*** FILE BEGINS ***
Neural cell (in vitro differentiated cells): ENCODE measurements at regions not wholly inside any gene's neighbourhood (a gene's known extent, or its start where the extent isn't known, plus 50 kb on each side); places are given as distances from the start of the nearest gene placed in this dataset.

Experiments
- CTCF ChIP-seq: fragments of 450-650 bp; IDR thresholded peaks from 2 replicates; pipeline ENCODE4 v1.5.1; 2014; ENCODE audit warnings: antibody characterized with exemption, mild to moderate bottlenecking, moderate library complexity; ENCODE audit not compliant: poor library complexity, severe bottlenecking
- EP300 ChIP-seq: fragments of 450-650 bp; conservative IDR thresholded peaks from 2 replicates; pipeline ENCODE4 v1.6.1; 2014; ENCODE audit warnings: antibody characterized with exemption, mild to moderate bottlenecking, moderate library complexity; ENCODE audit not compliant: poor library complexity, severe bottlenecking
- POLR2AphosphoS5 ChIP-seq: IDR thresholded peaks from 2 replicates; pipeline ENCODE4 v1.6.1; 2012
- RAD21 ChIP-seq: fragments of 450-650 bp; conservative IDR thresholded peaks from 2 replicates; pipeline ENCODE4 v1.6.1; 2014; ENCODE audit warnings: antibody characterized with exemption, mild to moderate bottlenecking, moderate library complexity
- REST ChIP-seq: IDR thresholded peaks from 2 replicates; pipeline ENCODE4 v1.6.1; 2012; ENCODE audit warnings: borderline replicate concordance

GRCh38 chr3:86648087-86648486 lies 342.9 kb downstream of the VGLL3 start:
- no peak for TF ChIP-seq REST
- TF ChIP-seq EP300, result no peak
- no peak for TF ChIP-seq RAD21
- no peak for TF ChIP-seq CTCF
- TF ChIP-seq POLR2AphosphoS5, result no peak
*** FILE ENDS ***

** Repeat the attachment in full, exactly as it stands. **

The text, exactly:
Neural cell (in vitro differentiated cells): ENCODE measurements at regions not wholly inside any gene's neighbourhood (a gene's known extent, or its start where the extent isn't known, plus 50 kb on each side); places are given as distances from the start of the nearest gene placed in this dataset.

Experiments
- CTCF ChIP-seq: fragments of 450-650 bp; IDR thresholded peaks from 2 replicates; pipeline ENCODE4 v1.5.1; 2014; ENCODE audit warnings: antibody characterized with exemption, mild to moderate bottlenecking, moderate library complexity; ENCODE audit not compliant: poor library complexity, severe bottlenecking
- EP300 ChIP-seq: fragments of 450-650 bp; conservative IDR thresholded peaks from 2 replicates; pipeline ENCODE4 v1.6.1; 2014; ENCODE audit warnings: antibody characterized with exemption, mild to moderate bottlenecking, moderate library complexity; ENCODE audit not compliant: poor library complexity, severe bottlenecking
- POLR2AphosphoS5 ChIP-seq: IDR thresholded peaks from 2 replicates; pipeline ENCODE4 v1.6.1; 2012
- RAD21 ChIP-seq: fragments of 450-650 bp; conservative IDR thresholded peaks from 2 replicates; pipeline ENCODE4 v1.6.1; 2014; ENCODE audit warnings: antibody characterized with exemption, mild to moderate bottlenecking, moderate library complexity
- REST ChIP-seq: IDR thresholded peaks from 2 replicates; pipeline ENCODE4 v1.6.1; 2012; ENCODE audit warnings: borderline replicate concordance

GRCh38 chr3:86648087-86648486 lies 342.9 kb downstream of the VGLL3 start:
- no peak for TF ChIP-seq REST
- TF ChIP-seq EP300, result no peak
- no peak for TF ChIP-seq RAD21
- no peak for TF ChIP-seq CTCF
- TF ChIP-seq POLR2AphosphoS5, result no peak